Kohlstedt (far left) with colleagues at the University of Minnesota’s Rock and Mineral Physics Laboratory in 2021. (Courtesy of University of Minnesota)

Kohlstedt took on the job from an unusual angle. The son of a Lutheran pastor and elementary school teacher, he spent his childhood in rural South Dakota. The son of a farm family, his father had good hands that could fix anything — cars, washing machines, lawnmowers — and young Kohlstedt mastered the same skill set. Good at math, he considered studying to be an actuary, but switched to physics thanks to an inspirational high school science teacher. He received his Ph.D. in 1970 after completing his undergraduate studies at Valparaiso University in Indiana. at the University of Illinois.

With no training in earth sciences, Kohlstedt appears to have embarked on a career path of creating technical ceramics or other useful materials.But during his research at MIT from 1971-1975, he strayed again william brace, a pioneering geophysicist who subjected crustal rocks to extreme pressures in his lab—experiments that quickly improved understanding of how earthquakes start. Kohlstedt later said he moved to MIT not because of the discipline but because his wife, Sally, a science historian, had found a job in Boston and he needed nearby a job. This changed the direction of his work.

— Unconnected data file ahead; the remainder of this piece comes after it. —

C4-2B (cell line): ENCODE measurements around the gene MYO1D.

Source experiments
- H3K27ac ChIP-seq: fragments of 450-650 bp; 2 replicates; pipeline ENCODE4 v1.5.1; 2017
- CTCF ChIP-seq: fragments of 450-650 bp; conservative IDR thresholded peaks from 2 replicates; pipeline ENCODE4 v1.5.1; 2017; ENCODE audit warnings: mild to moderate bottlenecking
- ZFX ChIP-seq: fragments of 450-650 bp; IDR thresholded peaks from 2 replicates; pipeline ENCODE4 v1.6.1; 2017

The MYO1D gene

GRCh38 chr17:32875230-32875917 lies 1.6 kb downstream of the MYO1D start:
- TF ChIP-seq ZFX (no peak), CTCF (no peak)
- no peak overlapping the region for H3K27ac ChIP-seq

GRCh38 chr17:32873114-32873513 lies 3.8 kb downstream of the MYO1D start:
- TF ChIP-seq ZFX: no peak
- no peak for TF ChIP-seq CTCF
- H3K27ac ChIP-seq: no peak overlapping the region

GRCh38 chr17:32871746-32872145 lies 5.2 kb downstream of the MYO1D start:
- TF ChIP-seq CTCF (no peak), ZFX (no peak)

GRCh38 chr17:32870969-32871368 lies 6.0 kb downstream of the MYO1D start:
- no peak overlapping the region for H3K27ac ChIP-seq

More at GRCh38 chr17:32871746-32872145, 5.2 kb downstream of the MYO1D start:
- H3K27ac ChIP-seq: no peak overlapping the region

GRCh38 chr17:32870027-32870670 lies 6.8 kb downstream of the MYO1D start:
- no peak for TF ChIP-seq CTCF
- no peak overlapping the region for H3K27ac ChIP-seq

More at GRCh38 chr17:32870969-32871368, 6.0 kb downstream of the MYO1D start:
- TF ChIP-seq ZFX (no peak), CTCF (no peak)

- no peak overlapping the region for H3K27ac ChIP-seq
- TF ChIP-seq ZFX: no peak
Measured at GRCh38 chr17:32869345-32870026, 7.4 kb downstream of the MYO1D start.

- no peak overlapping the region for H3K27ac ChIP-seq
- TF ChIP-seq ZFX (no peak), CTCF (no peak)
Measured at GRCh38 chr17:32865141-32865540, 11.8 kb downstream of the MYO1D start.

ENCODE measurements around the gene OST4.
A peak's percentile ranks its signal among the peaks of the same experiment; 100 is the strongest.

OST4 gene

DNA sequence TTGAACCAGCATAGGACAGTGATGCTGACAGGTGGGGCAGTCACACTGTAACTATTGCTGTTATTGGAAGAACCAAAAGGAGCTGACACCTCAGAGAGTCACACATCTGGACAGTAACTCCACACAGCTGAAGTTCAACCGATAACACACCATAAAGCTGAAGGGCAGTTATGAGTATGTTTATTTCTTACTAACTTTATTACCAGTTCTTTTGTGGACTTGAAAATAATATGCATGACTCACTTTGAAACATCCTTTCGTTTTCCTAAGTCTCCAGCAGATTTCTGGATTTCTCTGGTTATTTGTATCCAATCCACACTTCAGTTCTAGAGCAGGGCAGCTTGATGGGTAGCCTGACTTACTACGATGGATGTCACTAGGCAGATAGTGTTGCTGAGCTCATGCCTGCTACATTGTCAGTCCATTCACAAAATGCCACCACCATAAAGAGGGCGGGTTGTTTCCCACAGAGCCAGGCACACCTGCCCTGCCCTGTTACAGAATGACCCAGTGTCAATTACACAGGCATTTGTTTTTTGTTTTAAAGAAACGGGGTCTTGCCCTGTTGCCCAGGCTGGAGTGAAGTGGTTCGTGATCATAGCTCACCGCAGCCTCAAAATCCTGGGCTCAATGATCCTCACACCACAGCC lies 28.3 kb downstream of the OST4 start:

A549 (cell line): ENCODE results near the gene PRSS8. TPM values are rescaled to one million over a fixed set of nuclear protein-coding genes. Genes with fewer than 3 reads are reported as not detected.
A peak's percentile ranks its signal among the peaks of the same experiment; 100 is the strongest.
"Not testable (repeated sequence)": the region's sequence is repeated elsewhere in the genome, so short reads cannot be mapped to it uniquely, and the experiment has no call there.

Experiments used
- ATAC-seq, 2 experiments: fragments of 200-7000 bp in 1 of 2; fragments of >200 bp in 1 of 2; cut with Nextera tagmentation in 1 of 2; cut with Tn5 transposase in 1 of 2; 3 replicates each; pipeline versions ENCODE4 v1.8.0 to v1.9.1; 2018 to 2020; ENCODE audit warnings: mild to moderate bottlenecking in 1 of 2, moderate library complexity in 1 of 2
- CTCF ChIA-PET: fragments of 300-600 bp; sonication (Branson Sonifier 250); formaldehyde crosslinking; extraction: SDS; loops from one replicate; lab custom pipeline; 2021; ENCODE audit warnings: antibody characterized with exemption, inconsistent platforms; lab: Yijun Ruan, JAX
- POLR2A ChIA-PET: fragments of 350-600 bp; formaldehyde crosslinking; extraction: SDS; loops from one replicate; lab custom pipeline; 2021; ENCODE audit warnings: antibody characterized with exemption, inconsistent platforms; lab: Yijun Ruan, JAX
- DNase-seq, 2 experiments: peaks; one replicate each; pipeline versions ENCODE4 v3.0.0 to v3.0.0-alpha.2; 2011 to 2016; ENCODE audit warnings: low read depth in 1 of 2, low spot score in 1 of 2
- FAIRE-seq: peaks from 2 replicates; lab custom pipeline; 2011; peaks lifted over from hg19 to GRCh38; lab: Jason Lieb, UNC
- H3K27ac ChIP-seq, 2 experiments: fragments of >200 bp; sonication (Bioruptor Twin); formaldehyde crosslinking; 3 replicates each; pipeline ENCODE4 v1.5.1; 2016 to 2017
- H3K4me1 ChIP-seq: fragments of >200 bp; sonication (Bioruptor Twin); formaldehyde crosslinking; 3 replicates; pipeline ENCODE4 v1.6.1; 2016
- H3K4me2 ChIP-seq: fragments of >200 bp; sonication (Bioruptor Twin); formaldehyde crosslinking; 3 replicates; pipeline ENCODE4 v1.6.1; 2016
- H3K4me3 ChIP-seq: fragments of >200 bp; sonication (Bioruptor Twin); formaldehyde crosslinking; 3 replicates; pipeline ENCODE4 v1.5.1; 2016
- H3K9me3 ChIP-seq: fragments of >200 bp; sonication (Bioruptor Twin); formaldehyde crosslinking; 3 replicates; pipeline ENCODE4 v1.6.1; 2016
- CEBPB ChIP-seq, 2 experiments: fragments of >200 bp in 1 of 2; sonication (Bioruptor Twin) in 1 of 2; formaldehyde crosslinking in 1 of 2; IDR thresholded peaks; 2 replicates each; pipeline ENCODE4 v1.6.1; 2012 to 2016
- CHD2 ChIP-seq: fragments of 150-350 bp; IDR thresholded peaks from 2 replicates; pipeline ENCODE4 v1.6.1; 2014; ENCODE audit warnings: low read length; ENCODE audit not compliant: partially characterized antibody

“It’s to your advantage sometimes to go into one field with expertise in other fields,” says Kohlstedt, who says much of his later work was out of sheer curiosity. “Understanding how lava reaches the surface can tell us a lot about the evolution of the Earth.” On a more practical level, “One reason to care about the depths of the Earth is that volcanoes pop up to kill people and bury cities.”

Kohlstedt in the badlands of his native South Dakota. (Don Benson)

After graduating from MIT, Kohlstedt taught and researched at Cornell University for approximately 15 years. In 1989, he moved to the University of Minnesota, and over the next three decades, he and a large group of students designed, built and operated systems that simulated extreme conditions in the upper mantle. Many of the experiments involved olivine, the most abundant mineral in the region. Inside the complex gas-filled piston, they subjected the samples to different combinations of pressure and temperature (up to 1,300 degrees Celsius) with the addition of other natural substances to see how all the factors interacted. They observed the results at the atomic level using an electron microscope, then used equations to magnify them to a size that could be applied to real-world problems.

One of Kohlstedt’s early achievements was the 1980 paper Provides a comprehensive set of rules to manage pressure in the lithosphere, the topmost region of the Earth’s mantle. This paper was later cited by thousands of other studies.